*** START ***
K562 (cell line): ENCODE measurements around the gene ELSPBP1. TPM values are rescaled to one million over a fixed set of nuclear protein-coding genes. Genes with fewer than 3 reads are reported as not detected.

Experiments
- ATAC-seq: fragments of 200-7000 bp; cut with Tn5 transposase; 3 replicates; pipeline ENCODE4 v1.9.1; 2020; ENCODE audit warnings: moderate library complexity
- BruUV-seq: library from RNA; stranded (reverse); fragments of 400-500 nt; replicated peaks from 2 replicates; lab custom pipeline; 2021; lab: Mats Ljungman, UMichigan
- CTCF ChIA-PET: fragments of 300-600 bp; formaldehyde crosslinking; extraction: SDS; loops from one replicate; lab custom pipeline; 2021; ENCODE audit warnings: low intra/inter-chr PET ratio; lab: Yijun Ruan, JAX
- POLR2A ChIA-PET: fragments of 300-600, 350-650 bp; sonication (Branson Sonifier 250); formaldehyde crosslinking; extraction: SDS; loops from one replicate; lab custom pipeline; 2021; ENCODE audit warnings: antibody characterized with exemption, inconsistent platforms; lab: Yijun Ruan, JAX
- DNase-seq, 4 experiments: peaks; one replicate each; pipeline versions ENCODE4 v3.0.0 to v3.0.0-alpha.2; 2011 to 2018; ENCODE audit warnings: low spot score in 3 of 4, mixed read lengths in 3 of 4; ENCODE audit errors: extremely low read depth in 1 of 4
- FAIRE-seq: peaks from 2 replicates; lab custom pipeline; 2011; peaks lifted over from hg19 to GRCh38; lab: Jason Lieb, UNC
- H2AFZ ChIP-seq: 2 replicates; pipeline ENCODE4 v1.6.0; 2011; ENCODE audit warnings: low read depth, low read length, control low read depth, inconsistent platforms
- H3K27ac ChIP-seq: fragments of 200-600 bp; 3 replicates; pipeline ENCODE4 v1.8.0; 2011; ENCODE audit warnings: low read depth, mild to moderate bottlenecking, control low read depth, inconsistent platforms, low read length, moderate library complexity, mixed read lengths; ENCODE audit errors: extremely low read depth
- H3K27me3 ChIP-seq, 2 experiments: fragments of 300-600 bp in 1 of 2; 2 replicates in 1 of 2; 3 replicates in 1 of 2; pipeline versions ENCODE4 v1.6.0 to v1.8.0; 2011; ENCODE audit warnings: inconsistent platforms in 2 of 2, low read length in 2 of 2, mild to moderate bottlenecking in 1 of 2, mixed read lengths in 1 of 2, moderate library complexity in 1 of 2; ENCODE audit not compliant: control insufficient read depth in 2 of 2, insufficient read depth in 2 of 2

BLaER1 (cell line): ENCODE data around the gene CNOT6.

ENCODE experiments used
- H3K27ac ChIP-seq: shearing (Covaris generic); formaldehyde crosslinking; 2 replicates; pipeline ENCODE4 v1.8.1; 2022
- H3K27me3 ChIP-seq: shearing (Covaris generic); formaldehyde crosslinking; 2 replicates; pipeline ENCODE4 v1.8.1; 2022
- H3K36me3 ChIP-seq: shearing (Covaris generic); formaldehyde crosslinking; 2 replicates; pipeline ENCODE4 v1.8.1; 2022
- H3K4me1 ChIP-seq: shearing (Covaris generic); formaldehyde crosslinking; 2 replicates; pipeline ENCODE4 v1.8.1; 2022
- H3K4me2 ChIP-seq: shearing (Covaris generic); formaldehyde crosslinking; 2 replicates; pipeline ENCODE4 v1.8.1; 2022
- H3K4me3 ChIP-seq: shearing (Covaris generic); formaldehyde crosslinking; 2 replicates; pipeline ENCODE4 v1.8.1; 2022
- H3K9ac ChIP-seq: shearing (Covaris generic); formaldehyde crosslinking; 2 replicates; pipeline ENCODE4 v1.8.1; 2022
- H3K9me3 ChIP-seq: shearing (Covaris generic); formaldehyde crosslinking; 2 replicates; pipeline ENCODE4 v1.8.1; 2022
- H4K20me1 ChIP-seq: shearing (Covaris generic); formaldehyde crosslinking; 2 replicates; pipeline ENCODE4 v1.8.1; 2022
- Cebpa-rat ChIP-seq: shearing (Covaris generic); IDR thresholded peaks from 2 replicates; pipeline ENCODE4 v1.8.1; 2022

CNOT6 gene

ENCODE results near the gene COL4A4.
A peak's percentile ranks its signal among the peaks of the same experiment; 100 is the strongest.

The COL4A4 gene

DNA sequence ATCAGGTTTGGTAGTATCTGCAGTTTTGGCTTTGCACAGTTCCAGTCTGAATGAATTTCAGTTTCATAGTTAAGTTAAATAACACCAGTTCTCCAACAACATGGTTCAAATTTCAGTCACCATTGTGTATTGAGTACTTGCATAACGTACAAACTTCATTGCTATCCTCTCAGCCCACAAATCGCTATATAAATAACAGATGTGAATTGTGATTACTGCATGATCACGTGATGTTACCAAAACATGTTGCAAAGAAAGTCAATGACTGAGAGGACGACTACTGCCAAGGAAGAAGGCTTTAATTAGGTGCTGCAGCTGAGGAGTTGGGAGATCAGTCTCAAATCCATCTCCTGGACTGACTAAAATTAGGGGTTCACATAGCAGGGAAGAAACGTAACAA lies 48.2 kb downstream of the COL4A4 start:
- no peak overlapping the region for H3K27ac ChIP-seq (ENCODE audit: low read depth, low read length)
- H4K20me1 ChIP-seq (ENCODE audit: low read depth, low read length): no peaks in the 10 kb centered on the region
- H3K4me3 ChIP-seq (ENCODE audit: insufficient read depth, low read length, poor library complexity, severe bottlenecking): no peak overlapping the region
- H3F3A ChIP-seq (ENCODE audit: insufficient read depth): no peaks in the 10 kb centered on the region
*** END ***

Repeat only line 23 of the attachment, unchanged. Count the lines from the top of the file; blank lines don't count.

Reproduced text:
- Cebpa-rat ChIP-seq: shearing (Covaris generic); IDR thresholded peaks from 2 replicates; pipeline ENCODE4 v1.8.1; 2022